The Library of Virginia Digital Library Program http://www.lva.lib.va.us/dlp/index.htm
This effort aims to digitize significant Virginia records and provide access to them. Links are supplied here to various local public library projects as well. One can search the catalogs of the Library of Virginia or search the site. The site also presents various resources for teachers, including lesson plans, publications, and primary sources for AP courses. One of the most interesting sections is the Virginia Colonial Records Project, which is fully searchable and provides a bibliography of related resources.
North Carolina Chapter - Trail of Tears Association http://www.arch.dcr.state.nc.us/tears/
This association is working to document the Trail of Tears in North Carolina. However, their site provides far more than mere information about their efforts. It also includes a good deal of background on the Trail of Tears and America's belated decision to acknowledge its misdealings with Native Americans. The site presents information about the Trail of Tears today, an auto route by which one can follow the trail, and a list of related sites.
Red Scare, 1918-1921 http://newman.baruch.cuny.edu/digital/redscare/
This is an image library of primary sources spanning the years from the end of WWI to the middle of 1920. Nearly 300 images and 500 small text files are appended here, including many cartoons and photographs. Images are generally of good quality when enlarged and a help feature along with a feedback section are also provided. A very good place for searching for an image or slide to show a class or to illustrate a talk.
Religion and the Founding of the American Republic http://lcweb.loc.gov/exhibits/religion/
The religious toleration which we enjoy today, for the most part, causes many to forget the religious intensity which swept America in the colonial and early American periods. This site examines the attitudes of many early American settlers, politicians and presidents, and establishes their strong religious feelings. However, neither the Bill of Rights nor the Constitution take a forceful stand promoting religion, and the site explains why this paradox existed. Also explored here is religion in the early republic and how America served as a refuge for those who were persecuted for religious reasons in Europe. The site additionally presents reproductions of a number of engravings.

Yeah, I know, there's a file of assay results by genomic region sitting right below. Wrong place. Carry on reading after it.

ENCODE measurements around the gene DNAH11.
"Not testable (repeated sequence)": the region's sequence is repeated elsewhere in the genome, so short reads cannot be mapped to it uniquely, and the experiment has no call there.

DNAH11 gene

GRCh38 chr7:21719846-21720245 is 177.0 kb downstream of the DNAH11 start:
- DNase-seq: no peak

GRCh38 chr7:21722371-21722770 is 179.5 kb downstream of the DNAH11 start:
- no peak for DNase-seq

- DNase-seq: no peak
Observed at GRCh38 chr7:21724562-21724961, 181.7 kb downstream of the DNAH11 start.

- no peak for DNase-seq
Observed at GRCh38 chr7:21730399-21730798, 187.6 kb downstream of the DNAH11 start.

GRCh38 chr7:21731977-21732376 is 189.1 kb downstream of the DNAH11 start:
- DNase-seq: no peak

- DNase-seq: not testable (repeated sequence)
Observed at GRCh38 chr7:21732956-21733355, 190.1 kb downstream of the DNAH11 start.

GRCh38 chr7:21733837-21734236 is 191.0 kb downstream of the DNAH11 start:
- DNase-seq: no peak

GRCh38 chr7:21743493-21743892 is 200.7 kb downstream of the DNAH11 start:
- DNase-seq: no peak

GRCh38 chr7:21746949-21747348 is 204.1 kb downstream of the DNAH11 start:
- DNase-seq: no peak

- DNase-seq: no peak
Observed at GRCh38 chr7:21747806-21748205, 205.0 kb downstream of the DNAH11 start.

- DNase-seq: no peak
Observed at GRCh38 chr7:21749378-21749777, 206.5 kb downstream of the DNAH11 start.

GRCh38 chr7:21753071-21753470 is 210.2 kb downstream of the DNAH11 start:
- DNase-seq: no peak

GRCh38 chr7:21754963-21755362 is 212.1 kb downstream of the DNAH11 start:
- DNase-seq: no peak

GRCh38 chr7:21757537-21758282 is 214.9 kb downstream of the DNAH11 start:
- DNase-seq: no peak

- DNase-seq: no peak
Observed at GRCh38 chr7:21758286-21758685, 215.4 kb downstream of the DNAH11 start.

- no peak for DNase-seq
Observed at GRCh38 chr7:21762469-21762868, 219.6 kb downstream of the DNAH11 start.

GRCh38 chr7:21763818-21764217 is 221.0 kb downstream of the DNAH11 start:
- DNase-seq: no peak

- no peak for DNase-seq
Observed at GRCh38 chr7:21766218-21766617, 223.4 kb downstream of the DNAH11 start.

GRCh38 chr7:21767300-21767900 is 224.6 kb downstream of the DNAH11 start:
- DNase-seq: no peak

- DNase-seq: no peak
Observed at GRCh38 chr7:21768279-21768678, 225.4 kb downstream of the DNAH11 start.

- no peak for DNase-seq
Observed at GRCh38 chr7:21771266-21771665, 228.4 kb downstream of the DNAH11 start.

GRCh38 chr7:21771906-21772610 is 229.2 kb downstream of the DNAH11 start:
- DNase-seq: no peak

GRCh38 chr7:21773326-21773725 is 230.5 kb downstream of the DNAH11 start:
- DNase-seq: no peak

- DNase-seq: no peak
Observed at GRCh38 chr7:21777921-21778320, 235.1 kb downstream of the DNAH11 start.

Supreme Court of the United States http://jurist.law.pitt.edu/supremecourt.htm
This web site is a good introduction to the current Supreme Court. It provides links to news stories on the justices, recent decisions and speeches. Brief biographies on all current justices are available, along with links to other sites, including history sites and books.
Virtual Jamestown http://jefferson.village.virginia.edu/vcdh/jamestown/
Virtual Jamestown is a collaborative effort of the University of Virginia, the Virginia Center for Digital History, and Virginia Tech and is supported by the NEH. It is easily navigable with an octagonal navigation tool, similar to that used in the Valley of the Shadow. The searchable site includes runaway slave advertisements, first hand letters and accounts, and labor contracts. There are a large number of maps reproduced here, including the original maps of Jamestown and virtual panoramas.